Cruz the signs of a pyramid scam are: 1) no product is sold and if there is, it’s too expensive; 2) promises of big earnings in a short period; 3) promises that you will earn even as you lie idle; 4) there are no documents to show, such as financial reports; 5) investors need to pay a huge fee; and 6) the necessity of recruiting new members
The lawyer said that to avoid becoming a victim, check whether the company is a registered corporation with the Securities and Exchange Commission of Department of Trade. People also need to look at its papers, track record and which product it is selling.
Then, one should check the company's financial statement to see whether their operation is making really money
“Huwag kayong magpadalus-dalos sa pagsali sa mga ganyang operasyon,” he advised
The topic on debt was discussed by Roberto Ultado Jr, whose advice to loan borrowers was to pay attention to the terms and conditions of the loan agreement.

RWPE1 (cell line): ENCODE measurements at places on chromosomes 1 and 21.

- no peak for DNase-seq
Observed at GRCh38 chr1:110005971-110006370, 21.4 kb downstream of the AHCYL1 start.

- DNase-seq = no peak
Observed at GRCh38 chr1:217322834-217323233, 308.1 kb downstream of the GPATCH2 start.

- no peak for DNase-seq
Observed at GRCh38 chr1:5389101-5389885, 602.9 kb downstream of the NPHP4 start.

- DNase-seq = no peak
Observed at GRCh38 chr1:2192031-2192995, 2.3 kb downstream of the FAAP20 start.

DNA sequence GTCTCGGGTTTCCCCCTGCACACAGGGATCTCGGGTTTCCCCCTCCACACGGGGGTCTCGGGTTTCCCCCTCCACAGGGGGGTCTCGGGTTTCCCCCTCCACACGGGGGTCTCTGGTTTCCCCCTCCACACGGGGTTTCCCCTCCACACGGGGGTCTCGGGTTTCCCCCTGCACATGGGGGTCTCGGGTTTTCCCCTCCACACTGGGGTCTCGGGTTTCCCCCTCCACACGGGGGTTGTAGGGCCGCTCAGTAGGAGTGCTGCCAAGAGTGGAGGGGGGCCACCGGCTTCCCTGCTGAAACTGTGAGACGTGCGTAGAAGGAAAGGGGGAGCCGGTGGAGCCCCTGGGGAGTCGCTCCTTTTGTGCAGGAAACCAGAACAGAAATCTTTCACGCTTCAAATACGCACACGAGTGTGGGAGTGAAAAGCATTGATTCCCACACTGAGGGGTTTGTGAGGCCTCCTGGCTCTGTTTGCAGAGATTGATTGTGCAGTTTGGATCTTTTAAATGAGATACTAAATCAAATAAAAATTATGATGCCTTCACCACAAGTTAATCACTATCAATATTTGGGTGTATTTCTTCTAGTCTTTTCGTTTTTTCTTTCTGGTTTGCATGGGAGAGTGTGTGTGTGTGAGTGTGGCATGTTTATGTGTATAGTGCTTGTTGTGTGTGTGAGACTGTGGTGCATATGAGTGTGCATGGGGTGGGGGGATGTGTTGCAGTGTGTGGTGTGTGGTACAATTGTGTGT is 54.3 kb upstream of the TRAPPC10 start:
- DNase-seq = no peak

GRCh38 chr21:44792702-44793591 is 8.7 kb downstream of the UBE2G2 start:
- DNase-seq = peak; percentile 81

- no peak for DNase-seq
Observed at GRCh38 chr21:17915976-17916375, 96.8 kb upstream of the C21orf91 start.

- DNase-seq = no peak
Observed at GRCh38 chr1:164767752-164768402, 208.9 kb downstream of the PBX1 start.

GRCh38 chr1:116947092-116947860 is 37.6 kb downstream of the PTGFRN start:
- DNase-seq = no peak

Ultado said debt is a contract between two individuals. “Bago pumasok sa pautang ay nagkakasundo ang dalawang tao sa mga dapat sundin tungkol sa utang,” he said
Thus it is important to have a contract of loan in which the terms and conditions lay down what both parties should follow, the lawyer said.
In the Philippines, for example, lenders can’t charge fees that are not stated in the contract of loan. Banks are also required to show the borrower all fees that he will have to pay. In addition, the mode and schedule of payment should be stated on the contract of loans.
“Doon sa obligasyon mong magbayad, kung paano mo babayaran ang inutang mo ay dapat nakalagay doon sa kontrata ng utang mo,” Ultado said.
In case the borrower defaults, the loan becomes due and collectible and the lender will charge additional fees and compute the interest based on the contract of loan.
The lender can sue for repayment, but since this entails more costs, the lender often resorts to collection agents who harass the borrower to force him to pay up.
To avoid pesky collection agents, pay your debt, Ultado said.
But his foremost advice is: “Do not borrow if you know you won’t be able to repay your debt.”